Data Structure: 2.Imperative-Style Linked Lists

Problem Description:

In the previous exercise we implemented some basic operations on functional-style linked lists; their distinguishing feature is that the pairs that make up the lists are immutable. In today’s exercise we will implement imperative-style linked lists in which the pairs that make up the lists are mutable.

Your task is to write the same library of functions — nil, isNil, pair, head, tail, nth, length, append, and reverse — for imperative-style mutable linked lists as you wrote in the previous exercise for functional-style immutable linked lists.


We will use the well-known imperative language C instead of our usual language Scheme, because writing Scheme like that would make me cry. The basic data type that implements lists is the List, which is a struct; we will hard-wire the data type as int, but you could change that to a pointer to void if you want to be more general:

typedef struct list {
void *data;
struct list *next;
} List;

Instead of providing nil and isNil, we will simply use the built-in NULL for nil and write xs == NULL or xs != NULL to determine if a List is nil. Likewise, getting the components of a pair is so simple we don’t bother to provide functions for them: the head of a list is xs->data and the tail of a list is xs->next.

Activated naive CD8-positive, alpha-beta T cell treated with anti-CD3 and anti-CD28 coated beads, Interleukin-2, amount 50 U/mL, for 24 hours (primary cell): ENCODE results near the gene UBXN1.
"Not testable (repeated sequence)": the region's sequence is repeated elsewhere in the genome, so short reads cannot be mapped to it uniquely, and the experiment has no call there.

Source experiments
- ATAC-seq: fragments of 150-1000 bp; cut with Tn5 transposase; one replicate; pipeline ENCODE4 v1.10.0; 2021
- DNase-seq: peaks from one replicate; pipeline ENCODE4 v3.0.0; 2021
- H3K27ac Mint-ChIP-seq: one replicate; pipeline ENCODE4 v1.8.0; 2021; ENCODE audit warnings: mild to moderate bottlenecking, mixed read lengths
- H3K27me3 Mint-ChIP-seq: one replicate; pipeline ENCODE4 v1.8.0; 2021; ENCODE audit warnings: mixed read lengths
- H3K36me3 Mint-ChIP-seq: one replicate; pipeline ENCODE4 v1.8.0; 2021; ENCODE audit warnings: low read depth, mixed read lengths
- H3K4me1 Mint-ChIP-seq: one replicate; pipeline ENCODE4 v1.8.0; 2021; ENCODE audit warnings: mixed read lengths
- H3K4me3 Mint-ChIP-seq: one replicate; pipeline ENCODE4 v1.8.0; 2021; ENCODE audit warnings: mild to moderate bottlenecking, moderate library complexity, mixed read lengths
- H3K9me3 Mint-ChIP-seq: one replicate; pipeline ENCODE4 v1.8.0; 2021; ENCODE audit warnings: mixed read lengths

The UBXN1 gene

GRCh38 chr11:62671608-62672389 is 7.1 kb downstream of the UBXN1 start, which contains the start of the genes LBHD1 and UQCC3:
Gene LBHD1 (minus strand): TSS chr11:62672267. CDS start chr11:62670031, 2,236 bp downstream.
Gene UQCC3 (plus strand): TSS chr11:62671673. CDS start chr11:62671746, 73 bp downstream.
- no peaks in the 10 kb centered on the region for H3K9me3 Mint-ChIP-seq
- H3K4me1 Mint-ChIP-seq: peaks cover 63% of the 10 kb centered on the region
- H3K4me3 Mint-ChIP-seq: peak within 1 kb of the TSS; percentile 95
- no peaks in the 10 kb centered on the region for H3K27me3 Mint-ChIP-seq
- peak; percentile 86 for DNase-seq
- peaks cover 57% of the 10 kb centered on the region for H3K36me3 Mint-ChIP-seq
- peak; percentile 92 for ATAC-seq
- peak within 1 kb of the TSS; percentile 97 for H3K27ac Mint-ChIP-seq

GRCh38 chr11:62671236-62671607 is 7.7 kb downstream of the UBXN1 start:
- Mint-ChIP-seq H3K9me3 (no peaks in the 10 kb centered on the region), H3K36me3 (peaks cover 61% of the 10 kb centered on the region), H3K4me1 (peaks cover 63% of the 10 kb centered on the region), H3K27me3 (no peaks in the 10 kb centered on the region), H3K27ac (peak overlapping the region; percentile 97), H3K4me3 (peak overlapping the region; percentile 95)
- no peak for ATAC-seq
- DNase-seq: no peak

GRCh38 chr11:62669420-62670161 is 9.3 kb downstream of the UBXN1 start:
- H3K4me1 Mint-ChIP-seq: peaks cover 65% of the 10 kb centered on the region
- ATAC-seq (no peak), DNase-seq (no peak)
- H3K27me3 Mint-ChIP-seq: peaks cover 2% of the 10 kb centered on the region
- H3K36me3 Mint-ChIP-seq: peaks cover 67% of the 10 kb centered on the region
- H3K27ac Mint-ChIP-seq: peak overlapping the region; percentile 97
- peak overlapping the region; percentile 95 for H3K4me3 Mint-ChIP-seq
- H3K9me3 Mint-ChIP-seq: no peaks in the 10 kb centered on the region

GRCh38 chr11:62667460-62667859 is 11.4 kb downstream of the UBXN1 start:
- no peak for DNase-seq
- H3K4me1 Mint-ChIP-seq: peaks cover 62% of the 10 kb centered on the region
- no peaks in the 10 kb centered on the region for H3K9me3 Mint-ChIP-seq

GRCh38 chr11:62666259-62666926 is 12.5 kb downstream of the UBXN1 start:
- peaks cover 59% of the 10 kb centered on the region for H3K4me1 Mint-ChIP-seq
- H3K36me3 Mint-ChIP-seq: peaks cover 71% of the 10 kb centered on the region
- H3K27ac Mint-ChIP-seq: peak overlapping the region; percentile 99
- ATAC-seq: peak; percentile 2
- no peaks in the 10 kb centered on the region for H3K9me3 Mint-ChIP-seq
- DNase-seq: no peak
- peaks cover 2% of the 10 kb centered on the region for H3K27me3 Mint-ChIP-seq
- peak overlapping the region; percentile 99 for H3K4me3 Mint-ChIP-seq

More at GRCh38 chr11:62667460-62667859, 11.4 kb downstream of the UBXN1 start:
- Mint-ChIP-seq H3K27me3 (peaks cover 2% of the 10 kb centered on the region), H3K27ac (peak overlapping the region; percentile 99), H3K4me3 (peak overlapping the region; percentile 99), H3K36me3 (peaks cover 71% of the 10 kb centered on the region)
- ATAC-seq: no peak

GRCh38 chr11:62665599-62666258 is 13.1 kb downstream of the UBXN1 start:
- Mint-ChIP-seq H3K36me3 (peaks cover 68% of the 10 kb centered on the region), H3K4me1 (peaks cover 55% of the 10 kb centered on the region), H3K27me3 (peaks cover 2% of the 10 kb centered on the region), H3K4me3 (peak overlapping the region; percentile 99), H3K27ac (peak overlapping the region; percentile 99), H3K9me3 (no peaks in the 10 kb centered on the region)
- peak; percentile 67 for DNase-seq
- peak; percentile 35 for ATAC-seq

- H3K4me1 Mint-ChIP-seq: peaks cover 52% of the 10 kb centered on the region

The insert function adds a new pair to the front of a list by allocating space for the new pair, assigning a value and a pointer to its two fields, and returning the new pair:

List *insert(void *data, List *next) {
List *new;

new = malloc(sizeof(List));
new->data = data;
new->next = next;
return new;

Getting the nth item in a list, or counting the length of a list, involves chasing pointers down the list in a while loop. Since C doesn’t have a standard error return, we use our own error function, which writes a message to stderr then exits the program with a return value of 2:

int nth(List *xs, int n) {
while (n > 0) {
if (xs == NULL) {
error(“nth out of bounds”);
xs = xs->next;
return xs->data;

int length(List *xs) {
int len = 0;
while (xs != NULL)
len += 1;
xs = xs->next;
return len;

Append walks down its first argument, then modifies the NULL pointer at the end of the list to point to its second argument:

List *append(List *xs, List *ys) {
List *new = xs;

while (xs->next != NULL) {
xs = xs->next;

xs->next = ys;
return new;

Our last function is reverse, which is again destructive, modifying the current list in place by swapping pointers:

List *reverse(List *list) {
List *new = NULL;
List *next;

while (list != NULL)
next = list->next;
list->next = new;
new = list;
list = next;

return new;

We haven’t bothered to collect the garbage we created; shame on me. I admit some trouble programming with C; it’s so ugly compared to Scheme.


You can see the program in action at

-from ProgrammingProxis